Palm Springs is considering locations for the possible return of Seward Johnson’s giant ‘Forever Marilyn’ sculpture, the Desert Sun reports. First unveiled in Chicago, the statue became a local landmark during its two-year stay in the California resort.
“The Palm Springs City Council on Nov. 12 will consider placing the statue on Museum Way west of Belardo Road — essentially between the art museum and the Kimpton Rowan hotel. That block is south of the downtown park that’s currently in development, and it would be closed to traffic to accommodate the statue, according to city documents.
The local tourism booster organization PS Resorts told the city last week it is negotiating purchase terms from the Sculpture Foundation, which currently owns the statue. Conversions have been going on to bring the statute back since at least 2016, with no clear picture on where to put it or how to pay for it.
PS Resorts has offered to buy the statue outright for $1 million, the letter said, but it has also looked at leasing the statue for two years with the option to buy. PS Resorts Chairman Aftab Dada told The Desert Sun on Friday that a lease may be more likely. He wouldn’t say how much PS Resorts, which is funded through a portion of the city’s transient occupancy taxes on resort fees, has squirreled away to put down for a lease. But without a confirmed location, he said he would ‘seriously doubt’ a lease or sale could be accomplished. ‘Location is the key right now,’ he said.
PS Resorts has been working to bring back the statue for some time. Negotiations with the Sculpture Foundation have been going on at least since at least last fall, when city officials said the statue was on its way back to Palm Springs.
Recent discussions about getting the statue back to town suggested placing it at Town & Country Center, a historic midcentury shopping plaza on Palm Canyon Drive that’s slated to be restored. But architecture historians and preservationists were concerned the statue would detract from that property’s history and architectural significance. A staff report for the agenda item going before City Council next week says there a few possibilities for a location, including Frances Stevens Park, land off Museum Way owned by Grit Development, or in the new downtown park. But the preferred location for PS Resorts is to close off Museum Way.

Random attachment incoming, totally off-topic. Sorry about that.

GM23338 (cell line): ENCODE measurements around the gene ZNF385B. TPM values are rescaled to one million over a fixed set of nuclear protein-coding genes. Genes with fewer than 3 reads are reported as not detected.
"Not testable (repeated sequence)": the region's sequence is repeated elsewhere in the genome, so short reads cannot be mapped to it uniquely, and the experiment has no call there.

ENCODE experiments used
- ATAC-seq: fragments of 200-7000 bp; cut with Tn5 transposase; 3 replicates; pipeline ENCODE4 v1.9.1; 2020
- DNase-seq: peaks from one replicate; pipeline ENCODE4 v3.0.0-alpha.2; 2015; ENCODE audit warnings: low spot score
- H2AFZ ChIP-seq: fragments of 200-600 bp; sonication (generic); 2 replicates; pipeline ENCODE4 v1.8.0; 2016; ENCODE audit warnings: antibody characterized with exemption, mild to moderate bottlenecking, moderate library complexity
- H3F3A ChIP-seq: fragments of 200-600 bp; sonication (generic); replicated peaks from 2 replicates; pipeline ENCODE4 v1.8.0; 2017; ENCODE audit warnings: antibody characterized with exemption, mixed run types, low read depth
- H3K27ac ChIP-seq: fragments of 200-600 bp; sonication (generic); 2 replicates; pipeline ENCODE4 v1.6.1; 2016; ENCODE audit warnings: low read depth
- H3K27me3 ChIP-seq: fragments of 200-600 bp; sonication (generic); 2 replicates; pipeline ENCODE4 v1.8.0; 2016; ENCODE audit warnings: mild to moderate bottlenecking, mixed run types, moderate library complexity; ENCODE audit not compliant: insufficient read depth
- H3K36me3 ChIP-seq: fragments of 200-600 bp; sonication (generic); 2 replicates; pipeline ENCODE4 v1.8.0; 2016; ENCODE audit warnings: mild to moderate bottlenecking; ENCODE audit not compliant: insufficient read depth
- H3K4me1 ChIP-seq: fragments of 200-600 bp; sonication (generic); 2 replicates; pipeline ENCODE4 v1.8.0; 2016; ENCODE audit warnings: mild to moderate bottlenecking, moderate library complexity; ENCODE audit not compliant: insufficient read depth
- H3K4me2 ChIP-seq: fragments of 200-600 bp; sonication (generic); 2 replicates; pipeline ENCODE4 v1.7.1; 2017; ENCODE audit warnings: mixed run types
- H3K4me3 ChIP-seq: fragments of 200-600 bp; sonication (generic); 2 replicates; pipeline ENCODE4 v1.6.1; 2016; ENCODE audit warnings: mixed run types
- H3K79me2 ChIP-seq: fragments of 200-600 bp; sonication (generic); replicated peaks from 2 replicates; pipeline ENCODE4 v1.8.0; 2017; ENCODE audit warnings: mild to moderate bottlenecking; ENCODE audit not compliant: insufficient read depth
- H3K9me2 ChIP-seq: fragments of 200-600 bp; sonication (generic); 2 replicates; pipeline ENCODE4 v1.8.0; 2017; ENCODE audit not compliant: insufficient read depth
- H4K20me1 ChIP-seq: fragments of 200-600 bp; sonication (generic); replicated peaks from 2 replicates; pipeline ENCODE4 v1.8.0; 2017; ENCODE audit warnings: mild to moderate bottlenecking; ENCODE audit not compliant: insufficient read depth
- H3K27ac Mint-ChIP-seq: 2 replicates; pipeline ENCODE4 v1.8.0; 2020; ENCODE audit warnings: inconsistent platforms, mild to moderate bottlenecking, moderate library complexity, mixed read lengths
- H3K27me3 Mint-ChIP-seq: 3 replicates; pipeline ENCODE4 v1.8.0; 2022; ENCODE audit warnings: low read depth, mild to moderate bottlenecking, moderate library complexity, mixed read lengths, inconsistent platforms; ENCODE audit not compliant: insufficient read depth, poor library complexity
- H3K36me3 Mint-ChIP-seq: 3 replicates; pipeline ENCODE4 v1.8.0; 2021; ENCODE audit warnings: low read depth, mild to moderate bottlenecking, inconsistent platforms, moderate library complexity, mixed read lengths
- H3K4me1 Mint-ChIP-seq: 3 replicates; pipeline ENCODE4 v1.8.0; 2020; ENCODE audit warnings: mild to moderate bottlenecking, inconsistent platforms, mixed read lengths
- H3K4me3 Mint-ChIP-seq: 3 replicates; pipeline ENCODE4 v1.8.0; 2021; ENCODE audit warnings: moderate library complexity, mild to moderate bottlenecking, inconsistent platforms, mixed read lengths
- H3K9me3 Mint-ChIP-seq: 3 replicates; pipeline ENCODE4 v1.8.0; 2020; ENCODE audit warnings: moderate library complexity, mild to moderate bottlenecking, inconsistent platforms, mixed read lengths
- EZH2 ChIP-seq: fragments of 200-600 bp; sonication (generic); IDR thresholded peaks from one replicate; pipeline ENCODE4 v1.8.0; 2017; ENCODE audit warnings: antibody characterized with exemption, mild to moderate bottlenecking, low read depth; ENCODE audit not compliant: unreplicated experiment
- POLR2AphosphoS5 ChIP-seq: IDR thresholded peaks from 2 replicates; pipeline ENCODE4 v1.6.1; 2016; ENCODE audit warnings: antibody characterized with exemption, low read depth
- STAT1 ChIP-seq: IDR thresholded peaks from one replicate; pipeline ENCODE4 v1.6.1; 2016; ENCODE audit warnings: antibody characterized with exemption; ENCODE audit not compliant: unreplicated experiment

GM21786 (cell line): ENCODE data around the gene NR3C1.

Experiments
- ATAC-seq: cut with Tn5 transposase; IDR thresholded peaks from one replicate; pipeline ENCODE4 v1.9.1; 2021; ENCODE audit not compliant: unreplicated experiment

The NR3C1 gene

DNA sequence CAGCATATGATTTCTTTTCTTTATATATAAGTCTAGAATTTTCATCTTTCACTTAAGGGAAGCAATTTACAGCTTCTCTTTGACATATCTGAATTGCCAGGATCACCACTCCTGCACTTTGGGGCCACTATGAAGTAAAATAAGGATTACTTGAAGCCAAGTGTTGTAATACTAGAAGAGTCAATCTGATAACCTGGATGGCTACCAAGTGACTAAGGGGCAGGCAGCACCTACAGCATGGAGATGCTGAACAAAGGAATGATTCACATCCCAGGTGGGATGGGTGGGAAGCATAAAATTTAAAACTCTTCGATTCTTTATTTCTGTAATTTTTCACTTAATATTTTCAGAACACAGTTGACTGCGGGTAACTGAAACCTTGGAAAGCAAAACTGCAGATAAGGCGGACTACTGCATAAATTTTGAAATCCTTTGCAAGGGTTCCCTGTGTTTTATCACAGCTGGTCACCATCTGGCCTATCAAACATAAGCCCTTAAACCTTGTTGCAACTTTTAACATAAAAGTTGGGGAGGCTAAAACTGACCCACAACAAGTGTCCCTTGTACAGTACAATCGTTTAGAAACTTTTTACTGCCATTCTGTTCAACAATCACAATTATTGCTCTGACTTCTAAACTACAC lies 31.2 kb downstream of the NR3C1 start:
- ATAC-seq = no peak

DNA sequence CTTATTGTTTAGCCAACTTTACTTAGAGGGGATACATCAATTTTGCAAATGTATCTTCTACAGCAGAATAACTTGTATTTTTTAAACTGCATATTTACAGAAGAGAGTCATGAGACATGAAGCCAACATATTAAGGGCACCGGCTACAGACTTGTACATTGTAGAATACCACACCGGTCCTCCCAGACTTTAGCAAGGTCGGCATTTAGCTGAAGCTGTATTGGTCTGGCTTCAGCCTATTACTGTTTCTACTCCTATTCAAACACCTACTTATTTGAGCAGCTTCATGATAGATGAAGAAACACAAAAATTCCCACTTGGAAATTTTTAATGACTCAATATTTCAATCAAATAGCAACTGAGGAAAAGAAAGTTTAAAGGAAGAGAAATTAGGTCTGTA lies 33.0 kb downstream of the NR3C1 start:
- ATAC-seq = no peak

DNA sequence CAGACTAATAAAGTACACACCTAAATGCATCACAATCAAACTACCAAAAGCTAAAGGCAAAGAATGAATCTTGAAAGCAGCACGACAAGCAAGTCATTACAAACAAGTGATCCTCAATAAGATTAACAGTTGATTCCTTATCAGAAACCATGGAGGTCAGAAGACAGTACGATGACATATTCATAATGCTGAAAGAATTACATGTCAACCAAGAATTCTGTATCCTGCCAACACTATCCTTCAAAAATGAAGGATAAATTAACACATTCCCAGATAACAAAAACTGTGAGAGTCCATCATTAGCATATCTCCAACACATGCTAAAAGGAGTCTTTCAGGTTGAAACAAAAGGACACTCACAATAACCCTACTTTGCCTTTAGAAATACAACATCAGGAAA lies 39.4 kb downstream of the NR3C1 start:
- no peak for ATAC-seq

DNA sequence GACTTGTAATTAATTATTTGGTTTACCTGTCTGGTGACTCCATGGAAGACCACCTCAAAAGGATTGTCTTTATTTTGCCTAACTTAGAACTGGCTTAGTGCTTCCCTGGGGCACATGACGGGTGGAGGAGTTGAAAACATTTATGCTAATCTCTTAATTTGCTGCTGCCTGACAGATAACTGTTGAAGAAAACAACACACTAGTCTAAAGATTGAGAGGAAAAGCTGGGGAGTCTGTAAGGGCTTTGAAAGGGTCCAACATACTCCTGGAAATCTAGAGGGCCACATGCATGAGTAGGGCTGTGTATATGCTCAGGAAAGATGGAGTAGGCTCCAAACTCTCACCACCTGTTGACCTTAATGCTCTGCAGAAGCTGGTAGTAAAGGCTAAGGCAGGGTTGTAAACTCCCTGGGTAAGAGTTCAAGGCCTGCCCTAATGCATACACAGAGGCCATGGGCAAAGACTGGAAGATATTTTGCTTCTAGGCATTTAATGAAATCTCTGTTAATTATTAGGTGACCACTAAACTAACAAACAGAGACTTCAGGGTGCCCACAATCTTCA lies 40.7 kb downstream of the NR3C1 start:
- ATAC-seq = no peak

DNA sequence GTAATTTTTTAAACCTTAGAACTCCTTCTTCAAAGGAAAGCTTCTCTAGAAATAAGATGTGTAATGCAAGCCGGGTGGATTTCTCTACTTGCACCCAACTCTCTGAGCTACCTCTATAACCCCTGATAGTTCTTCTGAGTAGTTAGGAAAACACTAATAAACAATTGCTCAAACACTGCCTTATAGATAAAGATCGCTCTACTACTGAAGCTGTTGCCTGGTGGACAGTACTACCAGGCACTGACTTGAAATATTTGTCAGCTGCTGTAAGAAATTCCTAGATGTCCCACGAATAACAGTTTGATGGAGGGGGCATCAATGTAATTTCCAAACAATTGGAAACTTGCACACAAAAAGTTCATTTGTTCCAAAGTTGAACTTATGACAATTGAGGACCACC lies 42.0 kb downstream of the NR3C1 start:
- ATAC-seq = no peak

The city staff report said this emerged as a top option because people would be able to safely walk around the statue and take photos. Plus, the ‘location and position of the sculpture will also provide an ideal photo orientation by having both the mountains and the iconic Palm Springs Art Museum in the background.’ Tourism officials are hopeful that placing the statue in a visible, attractive location will ‘in turn highlight Palm Springs as a tourist destination as those pictures are shared on social media many times over,’ according to city staff reports.
PS Resorts, according to the letter it sent to the city, hopes that the placement of the statue will help transform Museum Way from a street to ‘a visitor and pedestrian-friendly Downtown Art Walk.’ As part of the placement, City Council will vote on whether to authorize the city manager to execute a three-year license agreement with PS Resorts to place the statue downtown, plus whether to officially vacate that portion of the street to traffic.”